Armed with 2013’s collective decision to build a bottom-up, rights-based movement, PSYDEH’s 2014 project work targeted indigenous women and girls. Not only are we a majority-female organization, women leaders play a critical role as communal stewards and thus are key drivers to creating self-reliant communities.
With funding from the Mexican government’s Comisión Nacional para el Desarrollo de los Pueblos Indígenas (CDI), PSYDEH and women partners shared, listened and laughed while learning about:
- Self-awareness for obtaining clarity on solutions to challenges.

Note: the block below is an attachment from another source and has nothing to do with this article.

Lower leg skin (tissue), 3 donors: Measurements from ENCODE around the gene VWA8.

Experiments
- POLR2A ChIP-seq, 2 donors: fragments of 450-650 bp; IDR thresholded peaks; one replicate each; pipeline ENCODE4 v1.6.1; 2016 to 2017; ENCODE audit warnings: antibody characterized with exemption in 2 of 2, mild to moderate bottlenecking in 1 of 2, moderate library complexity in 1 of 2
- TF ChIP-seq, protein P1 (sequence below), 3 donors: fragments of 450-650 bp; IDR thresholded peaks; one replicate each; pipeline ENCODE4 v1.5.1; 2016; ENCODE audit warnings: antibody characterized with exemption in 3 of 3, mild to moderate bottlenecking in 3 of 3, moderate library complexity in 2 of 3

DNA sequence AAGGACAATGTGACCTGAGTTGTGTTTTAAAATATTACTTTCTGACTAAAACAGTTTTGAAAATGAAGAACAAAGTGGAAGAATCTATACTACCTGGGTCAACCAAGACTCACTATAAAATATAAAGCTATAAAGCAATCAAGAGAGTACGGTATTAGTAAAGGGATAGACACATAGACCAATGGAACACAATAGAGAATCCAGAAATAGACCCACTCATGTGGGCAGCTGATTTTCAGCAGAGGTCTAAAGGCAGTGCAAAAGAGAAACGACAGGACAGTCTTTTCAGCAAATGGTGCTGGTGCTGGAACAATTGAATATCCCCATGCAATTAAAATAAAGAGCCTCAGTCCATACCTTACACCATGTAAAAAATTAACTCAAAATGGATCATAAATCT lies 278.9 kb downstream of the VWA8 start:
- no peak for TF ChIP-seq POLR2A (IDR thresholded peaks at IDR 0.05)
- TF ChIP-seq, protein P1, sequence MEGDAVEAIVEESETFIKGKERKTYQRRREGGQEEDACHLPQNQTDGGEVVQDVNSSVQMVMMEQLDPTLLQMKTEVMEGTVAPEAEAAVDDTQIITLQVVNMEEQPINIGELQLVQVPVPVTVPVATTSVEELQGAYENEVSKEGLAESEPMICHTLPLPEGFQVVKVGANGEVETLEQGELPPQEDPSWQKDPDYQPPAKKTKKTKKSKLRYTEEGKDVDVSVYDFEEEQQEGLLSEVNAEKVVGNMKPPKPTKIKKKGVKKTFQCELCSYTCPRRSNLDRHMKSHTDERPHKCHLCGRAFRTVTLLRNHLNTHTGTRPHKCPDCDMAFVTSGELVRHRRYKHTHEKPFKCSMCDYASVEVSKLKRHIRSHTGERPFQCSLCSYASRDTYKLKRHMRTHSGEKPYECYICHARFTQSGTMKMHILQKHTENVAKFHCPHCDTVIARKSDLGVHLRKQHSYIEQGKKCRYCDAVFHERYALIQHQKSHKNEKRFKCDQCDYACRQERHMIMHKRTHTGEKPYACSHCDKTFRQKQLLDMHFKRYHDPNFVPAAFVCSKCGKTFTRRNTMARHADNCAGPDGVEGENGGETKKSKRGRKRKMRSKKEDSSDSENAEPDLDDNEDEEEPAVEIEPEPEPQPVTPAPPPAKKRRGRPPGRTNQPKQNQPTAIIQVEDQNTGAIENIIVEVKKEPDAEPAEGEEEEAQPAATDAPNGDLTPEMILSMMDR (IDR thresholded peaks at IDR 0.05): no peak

- A core set of leader disciplines needed to implement these solutions.
- Indigenous rights and legal frameworks on which innovative solutions can be based.
- The key components of a self-reliant indigenous community.
At project conclusion, women partners produced four unprecedented actions:
(A) CONVENED a regional indigenous Women Citizen Public Forum to discuss challenges and solutions amongst themselves and with local government;
(B) ELECTED 20 representatives to the Regional Indigenous Women Organization (and decided to organize an additional four local Boards);
(C) DEVELOPED the framework for a Regional Development Agenda; and
(D) DECIDED to form a Regional Cooperative of women artisans.
PSYDEH produced multiple outputs:
(1) Innovative model for rural, indigenous citizen engagement that empowered partners to produce their own unprecedented and needed actions.
(2) Strategic relationships with civil society outside of the Region.
(3) Model for using photography as a tool for story telling.